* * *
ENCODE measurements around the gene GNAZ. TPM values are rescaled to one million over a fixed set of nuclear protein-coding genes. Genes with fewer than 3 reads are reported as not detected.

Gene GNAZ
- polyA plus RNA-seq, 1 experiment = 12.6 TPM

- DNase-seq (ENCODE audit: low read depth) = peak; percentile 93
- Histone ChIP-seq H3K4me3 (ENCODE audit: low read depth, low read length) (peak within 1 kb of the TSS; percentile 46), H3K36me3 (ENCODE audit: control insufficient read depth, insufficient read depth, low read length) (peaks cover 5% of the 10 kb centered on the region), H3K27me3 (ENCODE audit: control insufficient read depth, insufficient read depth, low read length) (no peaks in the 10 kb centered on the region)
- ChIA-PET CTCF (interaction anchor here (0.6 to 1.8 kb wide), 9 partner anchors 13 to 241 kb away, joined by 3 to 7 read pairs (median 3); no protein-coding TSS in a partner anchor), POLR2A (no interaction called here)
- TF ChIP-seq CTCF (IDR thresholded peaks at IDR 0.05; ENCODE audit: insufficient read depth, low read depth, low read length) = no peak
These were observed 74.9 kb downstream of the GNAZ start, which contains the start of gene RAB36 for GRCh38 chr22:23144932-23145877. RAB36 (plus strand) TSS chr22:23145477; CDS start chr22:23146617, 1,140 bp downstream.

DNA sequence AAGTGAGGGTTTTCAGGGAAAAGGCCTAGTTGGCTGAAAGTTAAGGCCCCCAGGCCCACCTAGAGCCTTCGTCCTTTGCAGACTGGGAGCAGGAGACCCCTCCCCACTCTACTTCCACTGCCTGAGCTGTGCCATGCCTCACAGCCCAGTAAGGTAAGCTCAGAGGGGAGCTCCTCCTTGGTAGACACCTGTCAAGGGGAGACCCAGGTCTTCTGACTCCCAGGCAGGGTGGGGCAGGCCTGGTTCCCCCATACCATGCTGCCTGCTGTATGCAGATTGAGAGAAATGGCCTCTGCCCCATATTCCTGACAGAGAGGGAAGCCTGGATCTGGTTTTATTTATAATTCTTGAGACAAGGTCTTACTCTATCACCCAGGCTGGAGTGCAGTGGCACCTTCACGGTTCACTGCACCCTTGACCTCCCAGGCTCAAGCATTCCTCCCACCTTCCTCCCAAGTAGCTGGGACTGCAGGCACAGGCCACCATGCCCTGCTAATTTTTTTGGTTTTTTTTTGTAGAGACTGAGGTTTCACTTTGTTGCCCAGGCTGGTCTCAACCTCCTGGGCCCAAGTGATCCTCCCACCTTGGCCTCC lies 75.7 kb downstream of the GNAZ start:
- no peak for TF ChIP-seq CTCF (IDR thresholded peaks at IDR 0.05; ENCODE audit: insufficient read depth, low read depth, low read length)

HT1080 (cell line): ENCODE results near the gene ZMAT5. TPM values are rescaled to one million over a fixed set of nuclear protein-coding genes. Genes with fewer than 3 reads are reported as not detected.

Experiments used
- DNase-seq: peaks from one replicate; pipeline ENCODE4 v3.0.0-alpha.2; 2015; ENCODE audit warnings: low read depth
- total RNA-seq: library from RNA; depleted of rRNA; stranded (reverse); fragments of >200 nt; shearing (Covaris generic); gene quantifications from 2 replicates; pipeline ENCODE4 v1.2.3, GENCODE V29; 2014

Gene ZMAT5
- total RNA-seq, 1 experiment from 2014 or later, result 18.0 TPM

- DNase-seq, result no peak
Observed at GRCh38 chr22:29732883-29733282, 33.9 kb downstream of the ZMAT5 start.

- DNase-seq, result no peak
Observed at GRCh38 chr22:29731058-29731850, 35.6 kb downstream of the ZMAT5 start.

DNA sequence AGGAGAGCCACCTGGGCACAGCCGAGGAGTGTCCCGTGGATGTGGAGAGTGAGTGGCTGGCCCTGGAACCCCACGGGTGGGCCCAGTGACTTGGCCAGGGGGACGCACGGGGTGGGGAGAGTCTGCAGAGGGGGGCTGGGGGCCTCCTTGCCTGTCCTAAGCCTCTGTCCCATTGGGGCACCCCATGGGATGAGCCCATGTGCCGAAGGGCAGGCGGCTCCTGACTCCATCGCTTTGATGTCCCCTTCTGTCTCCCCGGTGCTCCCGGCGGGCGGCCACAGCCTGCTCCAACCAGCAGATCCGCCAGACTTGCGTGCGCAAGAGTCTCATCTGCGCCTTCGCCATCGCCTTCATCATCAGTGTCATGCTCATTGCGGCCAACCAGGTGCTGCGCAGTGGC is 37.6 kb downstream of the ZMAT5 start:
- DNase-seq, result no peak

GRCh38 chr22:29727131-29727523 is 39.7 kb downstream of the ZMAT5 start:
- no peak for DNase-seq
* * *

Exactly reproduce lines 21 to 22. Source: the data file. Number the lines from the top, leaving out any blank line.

DNA sequence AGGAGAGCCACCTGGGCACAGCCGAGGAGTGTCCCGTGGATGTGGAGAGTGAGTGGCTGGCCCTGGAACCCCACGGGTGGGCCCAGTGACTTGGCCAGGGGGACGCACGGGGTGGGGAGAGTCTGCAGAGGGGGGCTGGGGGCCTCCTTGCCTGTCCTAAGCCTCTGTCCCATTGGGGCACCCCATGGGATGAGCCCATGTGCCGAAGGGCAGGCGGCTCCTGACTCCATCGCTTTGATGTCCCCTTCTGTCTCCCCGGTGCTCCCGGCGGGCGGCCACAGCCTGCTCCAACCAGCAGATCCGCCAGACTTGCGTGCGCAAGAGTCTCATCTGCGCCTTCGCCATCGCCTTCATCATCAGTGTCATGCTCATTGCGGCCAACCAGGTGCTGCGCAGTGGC is 37.6 kb downstream of the ZMAT5 start:
- DNase-seq, result no peak